There were almost 56,900 people working in retail and wholesale needing the pandemic unemployment payment to make ends meet on the eve of the lifting of restrictions this week on retailers, new figures show.
A large part of these workers will go back to work as the level 5 restrictions are lifted this week but there are fears that the shops in the once busy centres will be forced to shake out many jobs after the Christmas rush.
The fears come after Britain's Arcadia retail group which the Mandate union estimates employs around 900 people across all its stores in the Republic went into administration in Britain and Ireland this week. On Monday night, the High Court here appointed provisional liquidators to four Irish operating companies that are part of Arcadia, including Topshop, that operate 14 stores and other outlets in the Republic. The court was told that it was hoped the Irish stores would be saved and would trade through Christmas.
Arcadia owns Topshop, Topman, Dorothy Perkins, Wallis, Miss Selfridge, Evans, Burton, and the Outfit brands, and has 13,000 staff in the UK.
And today, another struggling British retailer, Debenhams said it will close down all its 124 outlets in the UK and its online store, which employs 12,000 people. The retailer had already controversially shut its stores in the Republic in April.
Experts fear that after Christmas when many shops generate 40% of their annual sales that there will inevitably be another shakeout of retail jobs through the winter.
A large number of the 56,893 retail and wholesale workers on the PUP scheme will go back to work this week, but will still be concerned about their jobs, analysts said.
The Mandate union said its worst fear is that the Arcadia shops will follow Debenhams and shut completely in the Republic.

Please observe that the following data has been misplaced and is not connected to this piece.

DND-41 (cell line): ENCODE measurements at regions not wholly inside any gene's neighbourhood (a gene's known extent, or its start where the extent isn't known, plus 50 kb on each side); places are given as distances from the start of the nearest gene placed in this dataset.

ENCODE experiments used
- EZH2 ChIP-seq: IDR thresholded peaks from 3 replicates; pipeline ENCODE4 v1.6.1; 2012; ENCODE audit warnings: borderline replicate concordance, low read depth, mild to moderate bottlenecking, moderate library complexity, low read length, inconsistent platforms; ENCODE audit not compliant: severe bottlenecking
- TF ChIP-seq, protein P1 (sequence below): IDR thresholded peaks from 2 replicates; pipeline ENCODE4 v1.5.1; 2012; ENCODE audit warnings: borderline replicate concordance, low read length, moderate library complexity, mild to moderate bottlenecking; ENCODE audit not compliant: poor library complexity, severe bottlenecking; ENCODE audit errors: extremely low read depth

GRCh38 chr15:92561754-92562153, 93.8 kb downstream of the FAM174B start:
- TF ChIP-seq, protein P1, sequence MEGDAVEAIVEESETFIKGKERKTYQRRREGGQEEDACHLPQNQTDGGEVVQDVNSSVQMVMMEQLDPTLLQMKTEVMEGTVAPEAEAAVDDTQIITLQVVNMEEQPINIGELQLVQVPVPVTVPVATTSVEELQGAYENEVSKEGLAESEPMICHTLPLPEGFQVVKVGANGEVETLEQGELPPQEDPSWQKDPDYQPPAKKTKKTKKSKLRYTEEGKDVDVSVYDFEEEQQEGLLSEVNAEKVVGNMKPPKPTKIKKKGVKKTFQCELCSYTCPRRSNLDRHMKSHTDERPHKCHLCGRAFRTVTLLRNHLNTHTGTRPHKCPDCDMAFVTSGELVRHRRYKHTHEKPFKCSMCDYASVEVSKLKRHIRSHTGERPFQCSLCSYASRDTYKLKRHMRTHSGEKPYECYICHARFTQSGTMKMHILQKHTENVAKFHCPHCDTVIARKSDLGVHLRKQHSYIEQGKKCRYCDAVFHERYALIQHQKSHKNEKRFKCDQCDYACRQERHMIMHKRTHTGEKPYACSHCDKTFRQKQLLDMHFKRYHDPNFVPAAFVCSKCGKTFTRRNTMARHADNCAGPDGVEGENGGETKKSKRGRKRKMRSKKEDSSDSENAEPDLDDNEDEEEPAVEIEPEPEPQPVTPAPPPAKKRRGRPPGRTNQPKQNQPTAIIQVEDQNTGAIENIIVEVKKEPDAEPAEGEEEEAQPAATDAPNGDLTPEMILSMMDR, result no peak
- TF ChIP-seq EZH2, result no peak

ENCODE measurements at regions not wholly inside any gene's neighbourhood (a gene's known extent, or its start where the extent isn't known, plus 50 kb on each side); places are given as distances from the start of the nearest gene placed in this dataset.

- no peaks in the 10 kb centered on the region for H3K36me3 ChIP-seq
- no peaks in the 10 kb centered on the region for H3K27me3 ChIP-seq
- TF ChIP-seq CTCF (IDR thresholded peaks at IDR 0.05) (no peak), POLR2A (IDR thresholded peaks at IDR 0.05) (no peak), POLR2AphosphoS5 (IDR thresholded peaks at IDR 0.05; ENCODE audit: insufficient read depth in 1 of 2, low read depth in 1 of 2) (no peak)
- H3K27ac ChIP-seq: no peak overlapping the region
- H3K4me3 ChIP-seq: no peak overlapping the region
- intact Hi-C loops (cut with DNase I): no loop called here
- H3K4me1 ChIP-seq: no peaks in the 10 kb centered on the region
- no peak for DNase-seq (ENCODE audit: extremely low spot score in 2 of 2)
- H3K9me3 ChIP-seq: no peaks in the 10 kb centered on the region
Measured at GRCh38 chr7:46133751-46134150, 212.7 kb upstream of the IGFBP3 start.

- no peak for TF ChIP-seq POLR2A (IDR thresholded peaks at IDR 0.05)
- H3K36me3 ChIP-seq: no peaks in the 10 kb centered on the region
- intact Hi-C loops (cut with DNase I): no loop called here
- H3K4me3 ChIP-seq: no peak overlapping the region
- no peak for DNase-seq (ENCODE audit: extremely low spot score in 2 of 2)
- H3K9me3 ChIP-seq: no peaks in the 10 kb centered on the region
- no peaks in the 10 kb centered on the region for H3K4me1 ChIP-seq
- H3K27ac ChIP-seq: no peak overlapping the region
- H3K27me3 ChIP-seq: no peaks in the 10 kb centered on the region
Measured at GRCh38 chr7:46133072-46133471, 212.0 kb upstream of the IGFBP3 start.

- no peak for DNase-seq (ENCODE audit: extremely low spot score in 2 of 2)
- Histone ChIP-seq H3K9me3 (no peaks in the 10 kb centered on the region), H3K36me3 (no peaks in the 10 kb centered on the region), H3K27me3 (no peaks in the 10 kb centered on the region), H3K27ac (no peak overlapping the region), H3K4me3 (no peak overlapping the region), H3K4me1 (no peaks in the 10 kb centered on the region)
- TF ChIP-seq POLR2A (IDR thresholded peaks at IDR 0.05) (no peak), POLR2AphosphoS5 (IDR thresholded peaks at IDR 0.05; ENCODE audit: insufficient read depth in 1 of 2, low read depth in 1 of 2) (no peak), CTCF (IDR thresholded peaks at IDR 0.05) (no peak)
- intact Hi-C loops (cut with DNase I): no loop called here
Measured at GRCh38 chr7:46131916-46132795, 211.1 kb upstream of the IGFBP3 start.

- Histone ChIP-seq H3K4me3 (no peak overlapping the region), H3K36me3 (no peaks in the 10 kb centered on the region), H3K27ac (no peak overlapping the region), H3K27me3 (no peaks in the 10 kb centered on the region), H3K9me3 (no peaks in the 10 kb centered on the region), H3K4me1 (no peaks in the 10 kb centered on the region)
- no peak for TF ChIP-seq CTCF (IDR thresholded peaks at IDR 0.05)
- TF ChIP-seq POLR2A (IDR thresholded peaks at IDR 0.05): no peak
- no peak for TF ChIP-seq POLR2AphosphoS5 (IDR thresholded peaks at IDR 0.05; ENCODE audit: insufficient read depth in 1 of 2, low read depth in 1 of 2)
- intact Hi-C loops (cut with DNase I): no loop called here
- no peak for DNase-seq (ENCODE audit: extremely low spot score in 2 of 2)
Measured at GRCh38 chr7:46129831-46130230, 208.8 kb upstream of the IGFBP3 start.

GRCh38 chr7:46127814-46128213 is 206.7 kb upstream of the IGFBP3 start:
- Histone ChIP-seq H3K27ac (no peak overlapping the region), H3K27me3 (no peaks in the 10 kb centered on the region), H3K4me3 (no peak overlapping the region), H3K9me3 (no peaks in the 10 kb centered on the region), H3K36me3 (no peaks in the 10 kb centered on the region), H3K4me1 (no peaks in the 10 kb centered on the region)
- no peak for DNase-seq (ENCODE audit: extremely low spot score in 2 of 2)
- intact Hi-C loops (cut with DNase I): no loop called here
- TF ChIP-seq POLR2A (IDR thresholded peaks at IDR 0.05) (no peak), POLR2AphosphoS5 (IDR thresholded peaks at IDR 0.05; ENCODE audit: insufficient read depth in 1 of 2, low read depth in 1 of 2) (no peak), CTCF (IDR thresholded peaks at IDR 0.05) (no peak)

British retail fashion groups were facing a crisis even before the onset of the Covid-19 crisis. They were being squeezed by other more successful European fashion rivals as well as by high rents and an accelerated drive toward online shopping driven by the pandemic.
"You would have to really worry about the sustainability of a lot of those retail jobs in the first few months of next year when the Christmas rush has dissipated and under the possibility of further lockdowns," said economist Jim Power.
Retail workers who volunteered to prepare for re-opening of retail to lose Christmas bonus - Mandate Trade Union Ireland https://t.co/OCB8zZsJVA— Mandate Trade Union (@MandateTU) December 1, 2020
Fergal O'Brien, director of policy at business group Ibec, said there will be an increase in retail employment in December but that "the cumulative impact of the lockdowns" will hit next year.
He said that the business group was optimistic about the economy in 2021 and cited what Ibec estimates as a total of €10bn in additional savings households have built up since the start of the crisis.
On commercial retail rents, Ibec wants the Government to do more to help retailers and landlords resolve rental agreements to provide long-term stability.
Mandate general secretary Gerry Light said that there were concerns about retails jobs through the winter which required intervention from Government.